Furthermore, even if there is a later patent, there is no single reason for it having been found inventive (including over the earlier patent) by a patent office. For example, it may claim the specific product as an inventive selection over the earlier patent, or it may claim the use of the product for treatment of a more specific indication or patient group, or it may claim a particularly effective dose regime or a particularly stable formulation of the product. Each of these concepts (and more) may be found to represent an “inventive step” for the purposes of grant of a later patent, and each can be viewed as a later development of a product, but each can also be characterised as being more or less “autonomous” of the original inventive concept of the earlier patent. It is not clear that the CJEU has considered the different forms that a later patentable invention may take, and hence the different degrees of “autonomy” that may exist. No guidance is provided as to how these differences may affect an assessment of Article 3(a) for an earlier patent. A further referral may be required to clarify the intention of the CJEU in this respect.
In addition to the unhelpful terminology discussed above, the CJEU also makes a number of other broad generalisations in reaching its answer to question 3. In particular, in paragraphs  and , the CJEU takes the position that the protection conferred by the basic patent must be assessed at the filing date or priority date of the patent, since otherwise the patentee could “unduly benefit” from the results of research that were not known at these dates. The CJEU appears to consider grant of an SPC in such circumstances to be contrary to the aim of the SPC regulation, which is to offer an additional period of exclusivity in order to incentivise research.
The CJEU appears to have interpreted “research” in this context to mean late-stage, clinical research into a specific product. This is consistent with a trend in recent CJEU case law, which does not appear to recognise value in also incentivising broader, early-stage research. This is particularly unfortunate, since the SPC regulation explicitly does not favour any specific type of research.
The ruling can be interpreted as simply confirming that the two part test of Teva applies to products comprising single active ingredients as well as to combinations. However, the more significant implication is that it continues the general trend of CJEU case law from C-322/10 (Medeva), through C-493/12 (Eli Lilly), to C-121/17 (Teva) itself, which is towards a stricter interpretation of Article 3(a). This inevitably favours SPCs based on patents which protect late-stage inventions arising during clinical development of specific products, over early-stage research which may open up a new field without necessarily identifying (or needing to identify) a specific active ingredient.
Of particular concern to innovators holding broader, earlier patents to a general therapeutic concept will be the CJEU’s use of the wording directly and unambiguously (highlighted above in paragraphs  and ). This echoes the so-called ‘gold standard’ applied by the EPO when assessing whether or not a feature is present in an application for the purposes of Article 123(2) EPC (prohibition against extending beyond the content of the application as filed). The same standard is applied by the EPO when assessing whether or not a feature is present in a prior art document for the purposes of Article 54(2) EPC (requirement for novelty). Readers familiar with the EPO will be aware that this standard is applied strictly.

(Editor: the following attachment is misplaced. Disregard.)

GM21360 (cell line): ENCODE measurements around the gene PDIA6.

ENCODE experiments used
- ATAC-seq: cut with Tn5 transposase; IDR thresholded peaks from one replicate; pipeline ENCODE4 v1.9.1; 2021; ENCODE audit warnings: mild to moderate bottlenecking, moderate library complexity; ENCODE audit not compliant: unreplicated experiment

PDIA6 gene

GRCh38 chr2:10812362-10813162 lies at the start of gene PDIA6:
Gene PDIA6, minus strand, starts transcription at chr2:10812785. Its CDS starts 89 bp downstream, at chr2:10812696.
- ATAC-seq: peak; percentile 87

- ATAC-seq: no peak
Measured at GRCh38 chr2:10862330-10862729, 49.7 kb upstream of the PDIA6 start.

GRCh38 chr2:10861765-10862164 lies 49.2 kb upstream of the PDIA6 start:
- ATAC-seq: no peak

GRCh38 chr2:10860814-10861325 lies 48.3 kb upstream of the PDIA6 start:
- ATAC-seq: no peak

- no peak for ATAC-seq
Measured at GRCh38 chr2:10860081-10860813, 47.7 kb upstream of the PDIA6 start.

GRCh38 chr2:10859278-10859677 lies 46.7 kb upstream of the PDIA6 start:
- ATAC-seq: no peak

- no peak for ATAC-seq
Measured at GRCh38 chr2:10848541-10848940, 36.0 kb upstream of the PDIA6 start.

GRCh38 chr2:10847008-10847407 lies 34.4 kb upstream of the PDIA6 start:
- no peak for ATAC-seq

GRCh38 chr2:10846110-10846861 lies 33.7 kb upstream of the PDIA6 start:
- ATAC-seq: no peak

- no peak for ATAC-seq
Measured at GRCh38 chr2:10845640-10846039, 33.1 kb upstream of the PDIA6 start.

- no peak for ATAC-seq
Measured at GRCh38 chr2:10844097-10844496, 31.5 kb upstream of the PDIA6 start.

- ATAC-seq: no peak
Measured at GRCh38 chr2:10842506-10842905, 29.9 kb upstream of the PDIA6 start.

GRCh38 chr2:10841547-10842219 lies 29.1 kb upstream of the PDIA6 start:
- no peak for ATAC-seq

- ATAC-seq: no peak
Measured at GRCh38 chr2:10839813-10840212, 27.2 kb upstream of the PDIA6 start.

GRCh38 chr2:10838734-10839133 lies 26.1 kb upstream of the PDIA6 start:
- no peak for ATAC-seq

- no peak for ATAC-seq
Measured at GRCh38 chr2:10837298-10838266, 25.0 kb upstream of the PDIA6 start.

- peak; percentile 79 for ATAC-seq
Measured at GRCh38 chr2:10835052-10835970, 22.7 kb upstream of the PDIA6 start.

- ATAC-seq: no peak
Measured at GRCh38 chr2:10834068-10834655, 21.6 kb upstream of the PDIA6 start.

Assuming that the CJEU’s choice of words was deliberate, it implies that if the product is not explicitly recited in the claims, it will nonetheless need to be disclosed to a high degree of specificity elsewhere in the patent. Indeed, applying the strictest possible interpretation, it may suggest that the disclosure in the underlying patent application as filed should be such that (if the application were hypothetically still pending at the EPO) it would be possible to amend the claims to recite the product without facing an objection under Article 123(2) EPC. Put another way, the implication is that whilst the claims of the patent may not expressly recite the product now, in order for an SPC to be granted it is necessary that they could have done so.
Even if this judgment is not interpreted as strictly as the directly and unambiguously language may imply, it nonetheless suggests there will be challenges to securing SPC protection based on a patent that does not individually disclose the active ingredient(s) of an authorised product.
This is more likely to be problematic in the field of complex biological molecules (e.g. antibodies), for which it may be more difficult to satisfy the two-part test in the absence of a literal disclosure of the individual molecule. By contrast, the small molecule field may be more forgiving. It could be argued, for example, that given a disclosure of C1-C6 alkyl and specific examples of “methyl” and “propyl”, the skilled person can directly derive “ethyl” even though it is not individually disclosed.
Prospective applicants should in any case continue to base their SPC applications on patents which claim the product as specifically as possible.